The investigation into a fatal accident involving NASCAR star Tony Stewart continues, but a timeline for his return to racing remains unknown.
For the three-time NASCAR champion whose passion is grass-roots racing, the hobby that fuels his success now haunts him in the aftermath of the death of sprint car driver Kevin Ward Jr., struck and killed by Stewart's car during a dirt race in upstate New York last weekend.
Mike Arning, director of communications for Stewart-Haas Racing, told USA TODAY Sports that Stewart's sprint car schedule was indefinitely suspended and he was mulling whether he would return to NASCAR this weekend at Michigan International Speedway.
"The decision to compete in this weekend's NASCAR Sprint Cup Series event at Michigan will be Tony's, and he will have as much time as he needs to make that decision," Arning said in an e-mail to USA TODAY Sports. "It is still an emotional time for all involved, Tony included. He is grieving, and grief doesn't have a timetable."
Ontario County Sheriff Philip Povero said Monday there were no criminal charges pending from the incident at Canandaigua Motorsports Park, adding the investigation was progressing well.
"At this time, there are no facts that exist that support any criminal behavior or conduct or any probable cause of a criminal act in this investigation," he said.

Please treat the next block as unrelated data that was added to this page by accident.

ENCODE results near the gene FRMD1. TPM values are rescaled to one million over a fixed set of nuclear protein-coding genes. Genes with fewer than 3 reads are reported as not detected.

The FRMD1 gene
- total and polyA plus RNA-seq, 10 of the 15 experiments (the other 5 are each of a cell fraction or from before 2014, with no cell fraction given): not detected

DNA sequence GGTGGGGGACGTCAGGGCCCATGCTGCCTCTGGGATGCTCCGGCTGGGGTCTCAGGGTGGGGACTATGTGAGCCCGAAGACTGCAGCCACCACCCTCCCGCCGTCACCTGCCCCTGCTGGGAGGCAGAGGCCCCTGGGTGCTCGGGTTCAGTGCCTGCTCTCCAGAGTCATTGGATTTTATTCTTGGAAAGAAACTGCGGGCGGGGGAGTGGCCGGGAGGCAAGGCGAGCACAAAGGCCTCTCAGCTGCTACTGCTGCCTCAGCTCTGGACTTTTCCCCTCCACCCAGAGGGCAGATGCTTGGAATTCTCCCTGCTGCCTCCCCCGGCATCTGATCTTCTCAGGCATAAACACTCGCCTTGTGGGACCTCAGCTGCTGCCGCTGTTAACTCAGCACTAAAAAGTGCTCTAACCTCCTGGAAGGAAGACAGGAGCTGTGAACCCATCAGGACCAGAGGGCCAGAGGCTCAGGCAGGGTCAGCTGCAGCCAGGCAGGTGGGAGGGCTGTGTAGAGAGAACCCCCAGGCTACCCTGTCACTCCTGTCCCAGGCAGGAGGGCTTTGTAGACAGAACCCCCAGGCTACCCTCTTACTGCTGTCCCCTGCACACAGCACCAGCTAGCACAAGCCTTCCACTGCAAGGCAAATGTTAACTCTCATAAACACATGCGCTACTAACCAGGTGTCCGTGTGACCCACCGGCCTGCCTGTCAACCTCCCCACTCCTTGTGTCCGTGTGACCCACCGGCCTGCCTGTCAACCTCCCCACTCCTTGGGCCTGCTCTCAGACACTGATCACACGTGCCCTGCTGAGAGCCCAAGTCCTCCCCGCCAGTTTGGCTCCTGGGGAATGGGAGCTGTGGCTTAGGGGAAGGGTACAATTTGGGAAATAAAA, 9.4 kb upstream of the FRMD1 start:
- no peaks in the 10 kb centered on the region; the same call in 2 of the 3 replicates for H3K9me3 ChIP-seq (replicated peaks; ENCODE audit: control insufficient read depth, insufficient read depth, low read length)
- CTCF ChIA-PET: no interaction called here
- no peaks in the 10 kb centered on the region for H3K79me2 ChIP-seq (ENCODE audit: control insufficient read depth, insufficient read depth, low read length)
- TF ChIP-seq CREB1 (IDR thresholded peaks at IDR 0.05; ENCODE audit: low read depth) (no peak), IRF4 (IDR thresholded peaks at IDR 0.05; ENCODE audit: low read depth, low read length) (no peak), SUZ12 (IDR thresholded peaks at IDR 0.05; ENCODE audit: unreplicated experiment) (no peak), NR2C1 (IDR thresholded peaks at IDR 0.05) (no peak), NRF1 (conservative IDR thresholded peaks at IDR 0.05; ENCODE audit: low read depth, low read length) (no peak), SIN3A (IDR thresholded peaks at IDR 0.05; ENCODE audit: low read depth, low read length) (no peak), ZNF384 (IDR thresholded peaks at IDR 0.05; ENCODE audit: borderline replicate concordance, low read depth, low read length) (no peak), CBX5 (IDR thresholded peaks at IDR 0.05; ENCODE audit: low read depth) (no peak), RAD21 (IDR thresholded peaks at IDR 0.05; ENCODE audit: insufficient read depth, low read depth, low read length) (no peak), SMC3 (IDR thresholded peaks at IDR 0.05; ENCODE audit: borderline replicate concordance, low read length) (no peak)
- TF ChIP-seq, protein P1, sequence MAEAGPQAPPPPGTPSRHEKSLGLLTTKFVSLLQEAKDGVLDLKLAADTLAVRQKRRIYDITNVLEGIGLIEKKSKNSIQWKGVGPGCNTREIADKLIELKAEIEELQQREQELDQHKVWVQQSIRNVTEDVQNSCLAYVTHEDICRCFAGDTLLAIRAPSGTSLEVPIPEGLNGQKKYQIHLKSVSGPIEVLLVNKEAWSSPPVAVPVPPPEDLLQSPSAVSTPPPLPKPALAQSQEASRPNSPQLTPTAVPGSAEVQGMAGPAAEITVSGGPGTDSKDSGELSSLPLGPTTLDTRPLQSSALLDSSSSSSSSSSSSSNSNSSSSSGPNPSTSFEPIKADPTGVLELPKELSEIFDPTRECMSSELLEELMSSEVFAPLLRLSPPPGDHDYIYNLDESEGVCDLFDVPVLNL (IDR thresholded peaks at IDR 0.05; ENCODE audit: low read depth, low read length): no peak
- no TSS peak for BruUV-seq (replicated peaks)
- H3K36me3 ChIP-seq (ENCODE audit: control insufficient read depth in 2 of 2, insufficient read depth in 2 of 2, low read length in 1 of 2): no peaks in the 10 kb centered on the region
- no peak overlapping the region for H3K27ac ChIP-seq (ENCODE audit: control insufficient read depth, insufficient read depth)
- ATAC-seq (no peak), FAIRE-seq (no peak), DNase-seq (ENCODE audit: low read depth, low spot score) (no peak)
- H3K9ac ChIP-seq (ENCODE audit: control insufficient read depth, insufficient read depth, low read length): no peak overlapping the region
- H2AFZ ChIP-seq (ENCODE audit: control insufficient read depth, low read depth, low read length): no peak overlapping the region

"This is an open investigation. What I have just said is not indicative that the investigation is over or conclusions have been made, but that we are continuing to gather all information."
He also said an autopsy conducted Monday by the Ontario County coroner found Ward's cause of death to be massive blunt trauma.
Investigators are analyzing two spectator-filmed videos -- meaning they have another angle in addition to the one that has been circulating around YouTube since Sunday morning.
There was no in-car camera in Stewart's car, Povero said.
Law enforcement officers returned to Canandaigua Motorsports Park on Monday to look at the crash scene and make observations that might be relevant to the crash, Povero said.
The sheriff also said he was unable to talk about toxicology results or whether Stewart was tested after the incident.
Ward, whose car was spun out into an outside wall by Stewart, exited his vehicle and walked down the track to point at Stewart when his car came back around during a caution lap. The back right rear of Stewart's car clipped Ward, whose body was thrown.
Stewart and his representatives remain cooperative, Povero said, but he declined to give details on what Stewart said.
"We would like to see resolution as quickly as possible, but by the same token we don't want to leave any stone unturned."
Funeral arrangements for Ward Jr. include visitation from noon-4 p.m. ET and 6-9 p.m. ET Wednesday at Trainor Funeral Home in Boonville, N.Y., according to owner Carl Trainor. The funeral will be Thursday at 11a.m. ET at South Lewis Senior High School in Turin, N.Y.
Contributing: (Rochester, N.Y.) Democrat and Chronicle
Original headline: Stewart's return uncertain
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